When CPOs develop a clear idea for themselves and their stakeholders, then the question of what tools are most useful arises. “The focus on tech is like instinctively grabbing a hammer,” Jason said. “Rather, it is the business using the tech that is key and fitting the technology to the company’s context.” When you grab a hammer without questioning, you might smash a window. Similarly, many in procurement may instinctively assume that savings is their Holy Grail when stakeholders may treasure other goals, such as speed, or even issues of which they are unaware, like compliance.

Breaking out to break down procurement’s problems

The SIGnature Event continued with practitioners rotating through a series of roundtable discussions hosted by Zip, Keelvar, SAP and Sphera. The discussions maintained the close, collaborative spirit of the event, giving more space to the concerns of those wanting to learn.

Many of the discussions reflected topics you would expect to hear of the topics discussed were what one would expect to be reflected:

  • Jim Greenough and David Siedt of Keelvar oversaw a discussion on how CPOs adopt their sourcing approaches, specifically in the light of the coronavirus pandemic and the rise of automation.
  • James Bode and James Kidd of Sphera let attendees commiserate over disruptions and new regulations and share notes about how they have managed and will manage them.
  • Vish Baliga, CTO at SAP Fieldglass, tested the waters for an external worker force system that invited companies to pool skilled workers who have proven themselves with a completed project.

What now for procurement?

One question which really struck at the heart of developing practitioner practices was raised by Nick Heinzmann, Head of Research at Zip, and Nick Golemis, Enterprise Account Executive, when they asked CPOs about when in the process they typically get involved in deals. Is it, as one might assume, early on, or does the contract land on their desk days before it comes into effect? Nick developed upon this theme in his talk “Modernizing your procurement operations: priorities and strategies for the post-Covid world.”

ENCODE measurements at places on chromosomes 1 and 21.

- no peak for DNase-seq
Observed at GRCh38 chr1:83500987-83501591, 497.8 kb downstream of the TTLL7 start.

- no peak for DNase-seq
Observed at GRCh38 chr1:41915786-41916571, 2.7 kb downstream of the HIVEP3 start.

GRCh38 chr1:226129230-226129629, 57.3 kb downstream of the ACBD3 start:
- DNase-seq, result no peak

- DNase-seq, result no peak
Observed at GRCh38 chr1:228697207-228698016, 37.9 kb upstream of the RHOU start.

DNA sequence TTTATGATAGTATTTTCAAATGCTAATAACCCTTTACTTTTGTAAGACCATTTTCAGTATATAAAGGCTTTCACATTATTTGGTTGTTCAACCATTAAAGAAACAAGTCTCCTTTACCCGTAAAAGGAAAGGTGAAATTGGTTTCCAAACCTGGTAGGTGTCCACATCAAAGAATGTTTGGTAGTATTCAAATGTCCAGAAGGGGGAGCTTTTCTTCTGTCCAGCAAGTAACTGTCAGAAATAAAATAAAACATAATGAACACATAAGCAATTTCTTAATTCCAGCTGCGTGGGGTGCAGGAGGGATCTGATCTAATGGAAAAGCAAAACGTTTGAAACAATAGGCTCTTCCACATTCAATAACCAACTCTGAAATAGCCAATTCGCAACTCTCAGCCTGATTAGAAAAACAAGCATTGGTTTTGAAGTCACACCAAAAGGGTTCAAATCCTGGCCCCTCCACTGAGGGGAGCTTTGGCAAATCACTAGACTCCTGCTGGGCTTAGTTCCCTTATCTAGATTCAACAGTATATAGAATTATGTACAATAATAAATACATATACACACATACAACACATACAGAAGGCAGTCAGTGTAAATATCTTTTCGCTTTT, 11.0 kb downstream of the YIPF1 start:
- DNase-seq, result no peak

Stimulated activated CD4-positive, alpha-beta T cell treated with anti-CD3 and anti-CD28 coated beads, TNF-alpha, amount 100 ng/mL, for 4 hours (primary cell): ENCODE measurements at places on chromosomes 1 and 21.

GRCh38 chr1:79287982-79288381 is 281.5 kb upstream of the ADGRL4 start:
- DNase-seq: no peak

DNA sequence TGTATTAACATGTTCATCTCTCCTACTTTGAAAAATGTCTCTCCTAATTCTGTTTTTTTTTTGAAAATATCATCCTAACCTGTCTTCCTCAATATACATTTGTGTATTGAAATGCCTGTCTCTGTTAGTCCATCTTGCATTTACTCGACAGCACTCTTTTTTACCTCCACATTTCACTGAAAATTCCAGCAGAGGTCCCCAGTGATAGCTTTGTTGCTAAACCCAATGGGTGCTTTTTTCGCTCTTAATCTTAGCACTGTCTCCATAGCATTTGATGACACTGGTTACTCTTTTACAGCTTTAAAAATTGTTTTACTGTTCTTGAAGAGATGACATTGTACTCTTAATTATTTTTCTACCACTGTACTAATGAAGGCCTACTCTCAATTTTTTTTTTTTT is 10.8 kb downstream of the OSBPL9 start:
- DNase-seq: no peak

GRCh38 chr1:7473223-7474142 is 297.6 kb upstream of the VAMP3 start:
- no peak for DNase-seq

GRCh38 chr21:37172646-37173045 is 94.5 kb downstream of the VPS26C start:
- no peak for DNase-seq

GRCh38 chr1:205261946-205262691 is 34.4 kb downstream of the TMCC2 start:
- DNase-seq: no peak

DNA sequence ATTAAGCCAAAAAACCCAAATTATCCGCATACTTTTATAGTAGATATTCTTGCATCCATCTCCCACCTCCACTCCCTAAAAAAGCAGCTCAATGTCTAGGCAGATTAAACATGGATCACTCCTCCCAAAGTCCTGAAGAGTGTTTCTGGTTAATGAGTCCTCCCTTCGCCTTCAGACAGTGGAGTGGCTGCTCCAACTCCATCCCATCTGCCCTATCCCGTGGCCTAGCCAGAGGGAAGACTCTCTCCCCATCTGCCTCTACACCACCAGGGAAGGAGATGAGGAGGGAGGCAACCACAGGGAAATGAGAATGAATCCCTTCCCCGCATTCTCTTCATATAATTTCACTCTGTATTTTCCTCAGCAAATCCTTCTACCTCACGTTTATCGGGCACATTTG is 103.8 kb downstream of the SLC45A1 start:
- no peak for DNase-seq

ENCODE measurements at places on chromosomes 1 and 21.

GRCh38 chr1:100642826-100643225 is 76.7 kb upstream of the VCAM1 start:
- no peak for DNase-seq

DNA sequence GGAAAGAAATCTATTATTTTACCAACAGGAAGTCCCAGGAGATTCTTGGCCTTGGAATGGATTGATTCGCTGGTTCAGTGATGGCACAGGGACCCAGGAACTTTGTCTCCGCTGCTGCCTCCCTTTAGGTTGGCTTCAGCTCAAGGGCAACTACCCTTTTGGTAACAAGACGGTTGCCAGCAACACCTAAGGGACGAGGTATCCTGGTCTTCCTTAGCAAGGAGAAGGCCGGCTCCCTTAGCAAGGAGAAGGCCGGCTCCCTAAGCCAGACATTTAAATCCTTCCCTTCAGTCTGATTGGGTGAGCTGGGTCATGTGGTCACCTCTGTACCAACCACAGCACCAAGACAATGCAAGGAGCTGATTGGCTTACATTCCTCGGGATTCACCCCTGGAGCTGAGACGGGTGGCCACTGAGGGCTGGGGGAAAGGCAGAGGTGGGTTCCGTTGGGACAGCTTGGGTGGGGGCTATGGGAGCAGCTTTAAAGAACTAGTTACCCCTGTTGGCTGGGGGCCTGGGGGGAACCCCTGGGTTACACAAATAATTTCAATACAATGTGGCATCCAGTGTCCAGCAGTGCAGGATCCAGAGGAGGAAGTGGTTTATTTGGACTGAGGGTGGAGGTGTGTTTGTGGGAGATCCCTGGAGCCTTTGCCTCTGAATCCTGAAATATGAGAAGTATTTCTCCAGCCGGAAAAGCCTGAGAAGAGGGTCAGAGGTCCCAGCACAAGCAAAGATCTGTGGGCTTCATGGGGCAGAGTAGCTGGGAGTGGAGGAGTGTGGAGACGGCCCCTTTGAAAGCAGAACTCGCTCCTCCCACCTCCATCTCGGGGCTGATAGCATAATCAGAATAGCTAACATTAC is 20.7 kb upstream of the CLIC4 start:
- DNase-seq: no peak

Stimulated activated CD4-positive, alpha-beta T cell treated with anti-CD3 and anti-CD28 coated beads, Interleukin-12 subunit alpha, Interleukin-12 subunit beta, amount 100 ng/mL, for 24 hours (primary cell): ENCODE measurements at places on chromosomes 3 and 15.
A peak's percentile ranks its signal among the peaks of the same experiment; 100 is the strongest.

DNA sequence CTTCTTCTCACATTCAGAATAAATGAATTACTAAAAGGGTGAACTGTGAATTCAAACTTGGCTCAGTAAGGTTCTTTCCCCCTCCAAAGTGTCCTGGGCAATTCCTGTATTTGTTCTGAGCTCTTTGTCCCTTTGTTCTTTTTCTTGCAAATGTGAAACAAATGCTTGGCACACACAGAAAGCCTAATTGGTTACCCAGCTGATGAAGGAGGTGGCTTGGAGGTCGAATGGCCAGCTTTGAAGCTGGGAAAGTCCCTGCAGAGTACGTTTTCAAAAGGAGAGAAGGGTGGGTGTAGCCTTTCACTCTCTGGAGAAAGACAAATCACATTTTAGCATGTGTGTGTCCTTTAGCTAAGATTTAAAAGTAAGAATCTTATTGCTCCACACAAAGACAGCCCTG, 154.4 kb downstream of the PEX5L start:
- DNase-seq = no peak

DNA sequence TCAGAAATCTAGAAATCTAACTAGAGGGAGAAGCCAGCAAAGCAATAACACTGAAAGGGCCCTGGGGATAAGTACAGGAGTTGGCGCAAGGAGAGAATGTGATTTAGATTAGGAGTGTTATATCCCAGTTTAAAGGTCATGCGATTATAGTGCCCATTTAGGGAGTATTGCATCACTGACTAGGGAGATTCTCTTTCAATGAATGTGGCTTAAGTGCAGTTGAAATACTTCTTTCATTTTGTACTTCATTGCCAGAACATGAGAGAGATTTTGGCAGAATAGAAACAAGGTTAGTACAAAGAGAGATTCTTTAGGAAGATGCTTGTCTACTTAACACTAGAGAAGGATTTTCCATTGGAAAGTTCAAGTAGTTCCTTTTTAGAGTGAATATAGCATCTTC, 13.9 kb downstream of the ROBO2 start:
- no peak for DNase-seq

Despite the titular pandemic, C-suites still do not see procurement as an entity that proactively drives strategic agendas. The biggest problems are that procurement lacks a clear governance model between itself and its stakeholders and that it needs to improve the flow of information. Without clarity in governance, procurement becomes a mire to navigate; without visibility into information, the stakeholders have little reason to trust procurement as a true strategic equal.

The way Nick sees the coming evolution of procurement is similar to a change from a UX that gives you lots of outputs, such as a Google search result, to a synthesized answer in the vein of a ChatGPT answer. In other words, procurement cannot simply list out all the things it does; it has to collaborate with its stakeholders and deliver answers that actually engage them. Part of that is bringing procurement’s visibility to the intake-to-procure process, instead of solely lording over the procure-to-pay endgame.

From there, talks from Keelvar, Sphera, United Airlines and CDK Global presented cases in which having the right visibility, the right tools and the right position within the larger organization are key metrics in determining procurement’s success, and everyone left the SIGnature Event feeling surer after returning to the base ground of how procurement needs to function.

If you are a procurement professional who wants the opportunity to develop their procurement strategies and meet with others tackling the same challenges, look out for the upcoming Eastern Regional SIGnature Event in September. You can learn more about it here.